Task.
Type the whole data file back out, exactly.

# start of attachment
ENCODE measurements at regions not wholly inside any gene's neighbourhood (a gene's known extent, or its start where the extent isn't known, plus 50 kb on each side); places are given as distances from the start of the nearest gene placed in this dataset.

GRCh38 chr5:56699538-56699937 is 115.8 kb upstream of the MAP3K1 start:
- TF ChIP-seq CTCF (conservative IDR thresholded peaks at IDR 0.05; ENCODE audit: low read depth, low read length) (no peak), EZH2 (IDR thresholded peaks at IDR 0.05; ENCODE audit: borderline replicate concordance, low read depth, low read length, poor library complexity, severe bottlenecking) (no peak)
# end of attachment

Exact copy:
ENCODE measurements at regions not wholly inside any gene's neighbourhood (a gene's known extent, or its start where the extent isn't known, plus 50 kb on each side); places are given as distances from the start of the nearest gene placed in this dataset.

GRCh38 chr5:56699538-56699937 is 115.8 kb upstream of the MAP3K1 start:
- TF ChIP-seq CTCF (conservative IDR thresholded peaks at IDR 0.05; ENCODE audit: low read depth, low read length) (no peak), EZH2 (IDR thresholded peaks at IDR 0.05; ENCODE audit: borderline replicate concordance, low read depth, low read length, poor library complexity, severe bottlenecking) (no peak)